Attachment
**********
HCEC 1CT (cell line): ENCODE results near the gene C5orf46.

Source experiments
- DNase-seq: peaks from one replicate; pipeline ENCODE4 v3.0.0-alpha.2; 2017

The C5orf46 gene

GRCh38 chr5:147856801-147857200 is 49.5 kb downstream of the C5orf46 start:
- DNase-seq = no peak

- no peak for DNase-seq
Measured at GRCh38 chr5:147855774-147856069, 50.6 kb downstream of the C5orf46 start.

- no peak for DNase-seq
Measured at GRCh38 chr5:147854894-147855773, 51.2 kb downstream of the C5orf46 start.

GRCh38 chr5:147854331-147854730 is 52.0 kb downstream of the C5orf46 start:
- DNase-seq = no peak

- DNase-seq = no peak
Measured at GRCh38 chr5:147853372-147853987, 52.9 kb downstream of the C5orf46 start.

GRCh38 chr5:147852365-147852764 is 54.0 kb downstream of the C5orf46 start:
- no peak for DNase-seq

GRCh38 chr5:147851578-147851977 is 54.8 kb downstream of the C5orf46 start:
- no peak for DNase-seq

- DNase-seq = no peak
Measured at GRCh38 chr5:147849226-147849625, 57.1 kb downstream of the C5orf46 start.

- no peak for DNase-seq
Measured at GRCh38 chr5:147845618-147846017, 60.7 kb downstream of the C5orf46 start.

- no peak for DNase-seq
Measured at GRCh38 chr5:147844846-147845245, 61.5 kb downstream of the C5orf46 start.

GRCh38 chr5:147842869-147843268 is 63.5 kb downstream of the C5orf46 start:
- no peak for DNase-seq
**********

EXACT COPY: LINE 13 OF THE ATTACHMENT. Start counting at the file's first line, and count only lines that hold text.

- DNase-seq = no peak